It is a new age. Not just for skiing. The analogy I offer is the scenario that I’ve seen (and unfortunately played a part in) many times. People in India will work for $8,000/yr to do the same job that people here get paid $28,000 to do. While working with a scientific instrument company that was having great difficulty competing in the price game, we ran the numbers and it made better financial sense to lay off 300 people at an average savings of $20k/yr per worker and move the jobs and manufacturing offshore. Immediate savings of $6mil to the bottom line from payroll. I don’t particularly like that line of logic and I believe that it is detrimental to the US economy, but it is a very effective short term way to gain economic advantage. Some “major” headaches getting things set up and transitioned, but overall it worked. …for the company. Not sure I’d say the same for the 300 families.

I guess when it comes to a buck, everyone has do what they gotta do. Whether you're buying skis or paying someone for their labor - price is price. Value is a longer term thing. Either way, there are long term implications. Are they good or bad implications … not sure. Personally I like having “mom and pop” ski shops and would like to see an environment where they can exist and thrive. But, as you point out, it is getting ever more difficult to make the business side of that equation work.

Sorry for the thread jack, but while the OP has no obligation to do business with the demo shop, if the owner can't find a way to run a profitable business from "renting" demos and other services - next time the shop won't be there when it comes time for another pair of skis. As long as the owner finds a way to connect with people online, it probably is best for him/her to close shop, get rid of the staff, and look for a less expensive operating environment. Depends on the goal of the owner - selling gear or providing services.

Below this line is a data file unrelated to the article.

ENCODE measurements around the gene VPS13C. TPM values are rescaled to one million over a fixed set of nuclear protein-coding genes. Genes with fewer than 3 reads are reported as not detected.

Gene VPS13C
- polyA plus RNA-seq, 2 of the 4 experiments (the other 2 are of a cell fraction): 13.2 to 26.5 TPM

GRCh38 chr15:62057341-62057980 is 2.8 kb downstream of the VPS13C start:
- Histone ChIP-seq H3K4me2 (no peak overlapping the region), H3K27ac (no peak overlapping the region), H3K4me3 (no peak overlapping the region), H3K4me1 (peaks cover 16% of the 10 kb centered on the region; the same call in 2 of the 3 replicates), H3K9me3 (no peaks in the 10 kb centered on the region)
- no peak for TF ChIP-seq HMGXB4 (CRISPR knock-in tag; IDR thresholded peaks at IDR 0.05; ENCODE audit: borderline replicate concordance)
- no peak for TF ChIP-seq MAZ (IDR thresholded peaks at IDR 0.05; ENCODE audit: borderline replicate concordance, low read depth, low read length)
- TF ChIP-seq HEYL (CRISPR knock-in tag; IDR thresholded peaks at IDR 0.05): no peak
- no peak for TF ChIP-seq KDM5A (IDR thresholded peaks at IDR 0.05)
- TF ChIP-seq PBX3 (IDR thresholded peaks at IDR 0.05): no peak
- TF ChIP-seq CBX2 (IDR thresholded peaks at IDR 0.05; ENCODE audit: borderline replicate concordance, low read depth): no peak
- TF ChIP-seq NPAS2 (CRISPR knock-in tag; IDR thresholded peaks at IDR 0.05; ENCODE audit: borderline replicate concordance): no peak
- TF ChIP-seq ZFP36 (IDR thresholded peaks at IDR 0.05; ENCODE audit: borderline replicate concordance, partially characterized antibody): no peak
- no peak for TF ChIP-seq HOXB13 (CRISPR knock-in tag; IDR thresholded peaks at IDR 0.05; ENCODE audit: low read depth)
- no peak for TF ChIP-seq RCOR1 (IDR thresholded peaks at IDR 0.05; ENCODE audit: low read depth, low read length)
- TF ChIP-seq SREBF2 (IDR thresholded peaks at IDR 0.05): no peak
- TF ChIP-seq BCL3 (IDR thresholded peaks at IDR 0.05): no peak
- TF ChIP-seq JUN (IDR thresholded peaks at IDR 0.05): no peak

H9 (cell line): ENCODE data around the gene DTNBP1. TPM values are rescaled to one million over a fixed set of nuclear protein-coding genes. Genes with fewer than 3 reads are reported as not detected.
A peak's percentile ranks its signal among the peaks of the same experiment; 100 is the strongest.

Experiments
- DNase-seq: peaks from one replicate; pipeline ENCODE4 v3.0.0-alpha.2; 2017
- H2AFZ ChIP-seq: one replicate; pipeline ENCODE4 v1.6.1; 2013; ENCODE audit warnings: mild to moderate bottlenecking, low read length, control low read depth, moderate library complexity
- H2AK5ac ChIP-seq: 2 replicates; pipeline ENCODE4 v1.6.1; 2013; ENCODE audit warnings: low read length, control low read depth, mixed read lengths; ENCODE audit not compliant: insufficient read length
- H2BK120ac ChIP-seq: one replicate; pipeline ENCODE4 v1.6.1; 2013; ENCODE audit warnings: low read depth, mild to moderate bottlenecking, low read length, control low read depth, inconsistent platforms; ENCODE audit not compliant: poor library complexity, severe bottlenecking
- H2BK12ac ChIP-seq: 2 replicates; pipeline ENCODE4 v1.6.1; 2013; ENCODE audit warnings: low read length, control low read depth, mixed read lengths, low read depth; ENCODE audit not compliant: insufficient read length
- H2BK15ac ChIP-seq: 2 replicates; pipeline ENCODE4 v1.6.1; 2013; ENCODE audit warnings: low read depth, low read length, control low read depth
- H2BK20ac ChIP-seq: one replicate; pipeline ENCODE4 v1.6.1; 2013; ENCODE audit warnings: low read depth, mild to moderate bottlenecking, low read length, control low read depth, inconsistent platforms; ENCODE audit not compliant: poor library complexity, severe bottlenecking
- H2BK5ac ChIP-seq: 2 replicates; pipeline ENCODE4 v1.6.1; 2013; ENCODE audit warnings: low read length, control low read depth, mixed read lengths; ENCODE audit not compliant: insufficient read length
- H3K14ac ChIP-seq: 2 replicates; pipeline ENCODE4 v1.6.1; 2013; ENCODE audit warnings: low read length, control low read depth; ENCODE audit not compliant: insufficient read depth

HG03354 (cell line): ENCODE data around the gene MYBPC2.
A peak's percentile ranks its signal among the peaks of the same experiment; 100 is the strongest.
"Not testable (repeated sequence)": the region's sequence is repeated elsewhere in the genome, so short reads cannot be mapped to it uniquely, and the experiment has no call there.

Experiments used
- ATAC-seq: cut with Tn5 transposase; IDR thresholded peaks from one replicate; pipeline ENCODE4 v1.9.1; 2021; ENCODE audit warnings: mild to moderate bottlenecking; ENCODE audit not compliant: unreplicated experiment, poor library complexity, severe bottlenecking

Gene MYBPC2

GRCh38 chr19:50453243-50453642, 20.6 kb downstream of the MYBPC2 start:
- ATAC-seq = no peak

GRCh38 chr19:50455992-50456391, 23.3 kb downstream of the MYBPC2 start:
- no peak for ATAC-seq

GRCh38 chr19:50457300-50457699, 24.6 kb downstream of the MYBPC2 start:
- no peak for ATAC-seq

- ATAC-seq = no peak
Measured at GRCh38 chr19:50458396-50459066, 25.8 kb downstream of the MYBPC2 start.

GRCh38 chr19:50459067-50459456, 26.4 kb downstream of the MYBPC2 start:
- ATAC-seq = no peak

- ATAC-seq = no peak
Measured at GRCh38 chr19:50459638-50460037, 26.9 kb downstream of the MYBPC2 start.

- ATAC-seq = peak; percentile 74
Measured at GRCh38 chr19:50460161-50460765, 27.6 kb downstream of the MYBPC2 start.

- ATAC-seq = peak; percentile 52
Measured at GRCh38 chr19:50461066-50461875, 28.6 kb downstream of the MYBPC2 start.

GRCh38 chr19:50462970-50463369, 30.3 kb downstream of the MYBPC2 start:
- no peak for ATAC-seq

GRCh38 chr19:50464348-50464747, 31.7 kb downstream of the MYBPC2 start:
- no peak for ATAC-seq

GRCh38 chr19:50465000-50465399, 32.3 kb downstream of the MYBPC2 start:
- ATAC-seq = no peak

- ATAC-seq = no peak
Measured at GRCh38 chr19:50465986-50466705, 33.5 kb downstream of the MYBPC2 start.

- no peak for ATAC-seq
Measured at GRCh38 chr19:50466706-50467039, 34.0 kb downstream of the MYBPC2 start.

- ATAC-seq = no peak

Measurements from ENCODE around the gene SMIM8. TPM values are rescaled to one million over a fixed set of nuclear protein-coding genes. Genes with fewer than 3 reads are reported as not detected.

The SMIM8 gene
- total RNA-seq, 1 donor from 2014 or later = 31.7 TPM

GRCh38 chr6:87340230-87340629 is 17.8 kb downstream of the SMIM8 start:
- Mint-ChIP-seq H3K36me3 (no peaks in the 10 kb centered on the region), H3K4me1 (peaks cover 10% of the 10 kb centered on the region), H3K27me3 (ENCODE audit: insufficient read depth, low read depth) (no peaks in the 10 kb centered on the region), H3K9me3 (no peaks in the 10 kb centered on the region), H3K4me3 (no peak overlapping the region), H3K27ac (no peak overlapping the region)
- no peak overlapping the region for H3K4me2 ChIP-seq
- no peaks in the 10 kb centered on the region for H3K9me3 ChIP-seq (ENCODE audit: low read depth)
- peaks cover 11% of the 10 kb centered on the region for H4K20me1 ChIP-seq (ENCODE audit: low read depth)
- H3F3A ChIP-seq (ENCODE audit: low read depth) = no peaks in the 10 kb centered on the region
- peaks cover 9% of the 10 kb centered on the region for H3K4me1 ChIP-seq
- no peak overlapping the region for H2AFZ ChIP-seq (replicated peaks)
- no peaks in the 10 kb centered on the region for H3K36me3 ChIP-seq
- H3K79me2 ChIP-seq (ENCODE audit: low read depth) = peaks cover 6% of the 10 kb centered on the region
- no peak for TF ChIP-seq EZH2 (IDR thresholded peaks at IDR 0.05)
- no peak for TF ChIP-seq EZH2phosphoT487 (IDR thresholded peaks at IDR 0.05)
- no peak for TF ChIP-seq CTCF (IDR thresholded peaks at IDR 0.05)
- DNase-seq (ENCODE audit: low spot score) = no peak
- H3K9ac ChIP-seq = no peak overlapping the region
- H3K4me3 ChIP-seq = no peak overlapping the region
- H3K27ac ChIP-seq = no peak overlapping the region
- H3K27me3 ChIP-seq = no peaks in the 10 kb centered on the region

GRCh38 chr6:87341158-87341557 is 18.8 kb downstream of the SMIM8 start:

If the owner really has a handle on the business and his/her customer base, then the majority of the skis in the shop at the beginning of the season are already "pre-sold". Meaning they were brought into inventory based on customer history. The sure way to go out of business is to buy a bunch of skis and hope you can sell them to someone.
post #19 of 25
There usually is a "cost" for everything, even at a lower price. I have bought on line and from B&M's. Like Yuki I have a shop in my basement inc all jigs that I need.
post #20 of 25
Quote:
Originally Posted by Yuki View Post
Full Holmenkoln set up in the basement. The only thing I don't do is bindings.

Thanks ..... comments were directed for the average person who doesn't.

:
Average people read this forum?

In my experience some shops are adapting by become more service oriented. This year I had four pairs of skis mounted up at my local shop and they were very happy to do it. I bought all of those boards on line. Ideally I'd like to buy everything locally but but on those four pair I saved nearly a couple grand, not to mention that my local shop only carried one of the four pair.

I do value the B&M stores. I spend $ there, I have a good relationship with the staff, I sell stuff at their swaps. But with the price differential they're gonna have to adapt to my decisions.
post #21 of 25
Quote:
Originally Posted by medmarkco View Post
It is a new age. Not just for skiing. The analogy I offer is the scenario that I’ve seen (and unfortunately played a part in) many times. People in India will work for $8,000/yr to do the same job that people here get paid $28,000 to do.
for their labor - price is price. Value is a longer term thing. Either way, there are long term implications. Are they good or bad implications … not sure. Personally I like having “mom and pop” ski shops and would like to see an environment where they can exist and thrive. But, as you point out, it is getting ever more difficult to make the business side of that equation work.